"I'm not willing to give up on this one. I think there's still much that we can do to protect women's sports and also send a message to trans kids that there's a place for them and that they belong," Cox continued, as he began to fight back tears. "These kids are — they're just trying to stay alive. … I just think there's a better way."
As Cox mentioned during the news conference, the issue regarding allowing transgender participation in sports is one playing out elsewhere in the world. The Associated Press reported that Utah was one of 20 states looking at legislation that would ban transgender athletes from participating.
At the same time, President Joe Biden signed an executive order last month that would allow for equal participation in school sports, adding that "children should be able to learn without worrying about whether they will be denied access to the restroom, the locker room or school sports."
"Discrimination on the basis of gender identity or sexual orientation manifests differently for different individuals, and it often overlaps with other forms of prohibited discrimination, including discrimination on the basis of race or disability," the order added. "For example, transgender Black Americans face unconscionably high levels of workplace discrimination, homelessness and violence, including fatal violence."
There was also a study recently published in the British Journal of Sports Medicine that analyzed fitness test results among 75 transgender U.S. Air Force cadets. It found that transgender women did run faster than cisgender women two years after taking hormone therapy but didn't find any other athletic advantages.
"After two years of taking feminizing hormones, the push-up and sit-up differences disappeared but transwomen were still 12% faster," researchers wrote. It should be noted the average participant was 26 years old and the study didn't look into school-age children.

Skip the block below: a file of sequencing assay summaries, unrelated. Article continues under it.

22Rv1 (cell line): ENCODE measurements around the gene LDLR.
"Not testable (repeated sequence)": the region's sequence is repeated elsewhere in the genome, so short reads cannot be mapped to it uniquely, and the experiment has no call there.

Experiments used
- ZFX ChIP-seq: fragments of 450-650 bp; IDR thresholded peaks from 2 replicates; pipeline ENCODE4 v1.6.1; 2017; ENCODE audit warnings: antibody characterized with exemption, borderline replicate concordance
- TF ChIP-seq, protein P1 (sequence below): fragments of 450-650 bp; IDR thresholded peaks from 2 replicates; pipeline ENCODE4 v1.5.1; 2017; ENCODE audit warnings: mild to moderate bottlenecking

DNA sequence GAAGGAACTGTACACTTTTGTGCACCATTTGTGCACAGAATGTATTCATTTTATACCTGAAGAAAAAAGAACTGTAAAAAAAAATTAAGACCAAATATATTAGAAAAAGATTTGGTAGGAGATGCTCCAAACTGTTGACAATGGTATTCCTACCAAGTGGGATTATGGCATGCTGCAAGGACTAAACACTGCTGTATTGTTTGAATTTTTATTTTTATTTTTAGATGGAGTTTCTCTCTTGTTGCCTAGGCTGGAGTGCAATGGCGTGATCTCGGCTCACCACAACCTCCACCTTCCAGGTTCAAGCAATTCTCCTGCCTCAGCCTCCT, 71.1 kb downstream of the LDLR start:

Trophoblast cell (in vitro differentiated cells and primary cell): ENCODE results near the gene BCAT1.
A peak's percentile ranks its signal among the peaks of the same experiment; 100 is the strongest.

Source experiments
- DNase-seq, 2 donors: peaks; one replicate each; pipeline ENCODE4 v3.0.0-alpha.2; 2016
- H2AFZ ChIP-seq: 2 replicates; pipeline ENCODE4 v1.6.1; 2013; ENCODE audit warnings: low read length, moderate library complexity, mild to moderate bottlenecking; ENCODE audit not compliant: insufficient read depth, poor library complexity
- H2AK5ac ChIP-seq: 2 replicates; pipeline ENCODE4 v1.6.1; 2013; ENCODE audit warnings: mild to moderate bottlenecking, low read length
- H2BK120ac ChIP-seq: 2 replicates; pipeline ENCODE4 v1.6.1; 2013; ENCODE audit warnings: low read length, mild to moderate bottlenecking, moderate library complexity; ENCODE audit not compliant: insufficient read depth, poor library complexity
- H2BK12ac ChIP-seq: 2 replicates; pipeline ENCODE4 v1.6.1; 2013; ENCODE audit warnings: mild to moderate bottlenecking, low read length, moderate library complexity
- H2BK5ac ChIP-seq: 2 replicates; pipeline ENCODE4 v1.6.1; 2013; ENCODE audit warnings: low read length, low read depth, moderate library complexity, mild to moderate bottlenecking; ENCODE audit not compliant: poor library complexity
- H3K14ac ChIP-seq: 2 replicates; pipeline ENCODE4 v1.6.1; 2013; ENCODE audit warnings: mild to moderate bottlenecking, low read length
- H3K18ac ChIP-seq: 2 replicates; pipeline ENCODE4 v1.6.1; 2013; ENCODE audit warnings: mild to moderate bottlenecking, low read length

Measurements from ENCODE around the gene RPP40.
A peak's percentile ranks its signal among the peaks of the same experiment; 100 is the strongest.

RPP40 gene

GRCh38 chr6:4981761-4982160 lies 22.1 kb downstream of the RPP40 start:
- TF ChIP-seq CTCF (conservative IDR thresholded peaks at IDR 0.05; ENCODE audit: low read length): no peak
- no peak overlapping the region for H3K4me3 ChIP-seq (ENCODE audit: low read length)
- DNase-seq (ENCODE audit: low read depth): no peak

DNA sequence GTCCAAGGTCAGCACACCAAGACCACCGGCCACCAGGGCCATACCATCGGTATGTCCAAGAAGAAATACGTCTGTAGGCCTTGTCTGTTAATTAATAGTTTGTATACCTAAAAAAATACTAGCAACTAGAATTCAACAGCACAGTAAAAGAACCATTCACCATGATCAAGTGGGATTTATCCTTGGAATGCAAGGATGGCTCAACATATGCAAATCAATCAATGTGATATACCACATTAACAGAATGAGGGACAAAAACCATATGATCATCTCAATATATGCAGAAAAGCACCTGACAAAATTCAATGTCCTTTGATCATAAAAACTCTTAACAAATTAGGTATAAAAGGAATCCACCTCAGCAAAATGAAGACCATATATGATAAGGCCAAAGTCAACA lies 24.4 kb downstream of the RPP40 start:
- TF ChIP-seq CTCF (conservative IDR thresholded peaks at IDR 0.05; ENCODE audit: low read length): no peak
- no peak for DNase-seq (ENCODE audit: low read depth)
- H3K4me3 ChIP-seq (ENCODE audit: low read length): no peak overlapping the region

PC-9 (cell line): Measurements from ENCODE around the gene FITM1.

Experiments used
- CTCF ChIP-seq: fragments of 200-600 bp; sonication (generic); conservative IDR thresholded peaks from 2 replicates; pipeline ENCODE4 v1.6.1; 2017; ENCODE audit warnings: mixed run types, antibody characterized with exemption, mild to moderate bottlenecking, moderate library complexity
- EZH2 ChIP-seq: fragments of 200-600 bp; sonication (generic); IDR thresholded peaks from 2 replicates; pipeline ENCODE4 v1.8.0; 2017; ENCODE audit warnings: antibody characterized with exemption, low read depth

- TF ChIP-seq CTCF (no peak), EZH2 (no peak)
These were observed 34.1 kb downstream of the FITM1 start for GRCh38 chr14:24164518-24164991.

Tennis legend Martina Navratilova was among individuals who launched the Women's Sports Policy Working Group earlier this month that will further research the subject to better find what the advantages are — if any — for transgender girls and women playing in female sports. The project was launched in response to Biden's executive order.
The group wanted to make a "science-based, ethical approach" to "establish a middle ground that both protects girls' and women's sport and accommodates transgender athletes," according to Reuters.
All of the national and international background is what makes HB302 so complicated, Cox said Thursday.
"This is one of the most difficult and complicated bills that we have this session, and it's complicated and difficult for a couple of reasons — the main reason it's complicated and difficult is that both sides of this issue are actually right," he said. "There's a lot of passion, fiery rhetoric, a lot name-calling on both sides of this issue that I think is unfortunate."
Cox said he hopes that both sides of the bill can come to a consensus agreement on the issue the bill seeks to address; otherwise, it's likely headed back to the drawing board with a veto.